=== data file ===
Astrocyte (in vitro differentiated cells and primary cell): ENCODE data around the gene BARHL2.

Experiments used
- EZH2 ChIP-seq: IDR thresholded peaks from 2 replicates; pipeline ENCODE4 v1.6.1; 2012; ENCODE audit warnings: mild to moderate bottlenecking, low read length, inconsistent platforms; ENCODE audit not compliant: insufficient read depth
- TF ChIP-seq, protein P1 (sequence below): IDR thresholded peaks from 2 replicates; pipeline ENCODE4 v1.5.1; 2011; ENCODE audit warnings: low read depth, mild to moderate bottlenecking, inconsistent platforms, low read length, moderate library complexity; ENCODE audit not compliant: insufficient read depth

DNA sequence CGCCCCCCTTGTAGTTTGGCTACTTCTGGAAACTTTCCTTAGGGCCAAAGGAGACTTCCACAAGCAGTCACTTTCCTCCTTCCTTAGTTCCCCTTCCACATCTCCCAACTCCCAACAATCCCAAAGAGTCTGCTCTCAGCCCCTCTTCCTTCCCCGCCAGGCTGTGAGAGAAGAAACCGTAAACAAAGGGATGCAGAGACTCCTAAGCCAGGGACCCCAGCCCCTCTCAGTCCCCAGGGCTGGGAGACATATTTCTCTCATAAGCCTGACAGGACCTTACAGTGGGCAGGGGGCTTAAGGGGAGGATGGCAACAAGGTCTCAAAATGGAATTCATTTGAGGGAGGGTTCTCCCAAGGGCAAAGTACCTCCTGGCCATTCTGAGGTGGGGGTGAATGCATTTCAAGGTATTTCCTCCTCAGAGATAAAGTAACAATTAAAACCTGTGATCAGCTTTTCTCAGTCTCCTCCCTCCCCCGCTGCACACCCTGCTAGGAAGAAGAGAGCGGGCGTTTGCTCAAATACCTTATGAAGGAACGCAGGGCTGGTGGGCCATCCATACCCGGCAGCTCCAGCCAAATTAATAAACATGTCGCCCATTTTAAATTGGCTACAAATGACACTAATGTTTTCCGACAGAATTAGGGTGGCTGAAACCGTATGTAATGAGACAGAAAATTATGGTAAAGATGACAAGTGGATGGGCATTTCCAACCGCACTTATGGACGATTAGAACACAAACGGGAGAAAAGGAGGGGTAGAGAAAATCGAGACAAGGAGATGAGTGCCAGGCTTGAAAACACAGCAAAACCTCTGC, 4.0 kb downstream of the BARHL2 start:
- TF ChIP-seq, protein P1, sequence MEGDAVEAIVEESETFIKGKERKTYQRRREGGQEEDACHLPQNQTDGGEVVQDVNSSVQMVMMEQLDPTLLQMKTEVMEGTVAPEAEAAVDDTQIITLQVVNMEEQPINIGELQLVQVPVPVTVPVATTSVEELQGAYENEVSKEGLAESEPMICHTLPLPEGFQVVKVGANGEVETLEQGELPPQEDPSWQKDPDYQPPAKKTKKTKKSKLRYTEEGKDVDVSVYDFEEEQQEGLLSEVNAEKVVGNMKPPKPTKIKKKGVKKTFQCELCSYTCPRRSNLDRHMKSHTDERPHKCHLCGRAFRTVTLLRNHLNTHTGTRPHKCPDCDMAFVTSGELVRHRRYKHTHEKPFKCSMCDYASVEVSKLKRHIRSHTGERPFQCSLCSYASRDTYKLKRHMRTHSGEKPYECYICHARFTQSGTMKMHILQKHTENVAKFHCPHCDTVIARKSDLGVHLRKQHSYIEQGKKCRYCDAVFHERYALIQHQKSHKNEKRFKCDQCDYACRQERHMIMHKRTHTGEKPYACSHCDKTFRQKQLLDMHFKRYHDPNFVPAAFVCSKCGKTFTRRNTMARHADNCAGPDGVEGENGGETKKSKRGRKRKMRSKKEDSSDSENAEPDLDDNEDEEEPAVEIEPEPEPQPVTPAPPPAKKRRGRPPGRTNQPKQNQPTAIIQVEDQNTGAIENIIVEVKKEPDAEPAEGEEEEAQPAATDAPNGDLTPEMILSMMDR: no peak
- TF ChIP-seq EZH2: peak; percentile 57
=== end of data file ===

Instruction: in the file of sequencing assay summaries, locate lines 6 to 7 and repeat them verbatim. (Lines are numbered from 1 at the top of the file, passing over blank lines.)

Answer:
- TF ChIP-seq, protein P1, sequence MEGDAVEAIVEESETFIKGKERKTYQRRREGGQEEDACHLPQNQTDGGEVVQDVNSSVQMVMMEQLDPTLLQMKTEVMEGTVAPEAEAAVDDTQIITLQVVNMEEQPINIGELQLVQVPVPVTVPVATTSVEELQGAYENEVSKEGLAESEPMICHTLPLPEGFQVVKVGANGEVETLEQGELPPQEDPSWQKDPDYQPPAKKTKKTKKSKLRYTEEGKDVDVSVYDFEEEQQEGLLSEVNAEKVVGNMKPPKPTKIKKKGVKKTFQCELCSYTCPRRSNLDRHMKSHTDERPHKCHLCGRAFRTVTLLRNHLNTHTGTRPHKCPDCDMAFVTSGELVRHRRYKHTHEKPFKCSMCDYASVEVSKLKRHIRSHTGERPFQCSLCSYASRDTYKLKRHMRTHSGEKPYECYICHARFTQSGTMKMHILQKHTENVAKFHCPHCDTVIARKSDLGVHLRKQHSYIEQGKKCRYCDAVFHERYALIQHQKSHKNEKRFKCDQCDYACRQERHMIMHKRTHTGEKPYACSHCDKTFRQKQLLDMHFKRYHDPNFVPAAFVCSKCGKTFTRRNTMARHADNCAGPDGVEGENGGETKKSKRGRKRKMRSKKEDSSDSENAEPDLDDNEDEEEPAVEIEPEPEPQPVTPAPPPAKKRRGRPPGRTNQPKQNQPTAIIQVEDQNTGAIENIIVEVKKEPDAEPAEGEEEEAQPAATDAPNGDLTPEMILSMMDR: no peak
- TF ChIP-seq EZH2: peak; percentile 57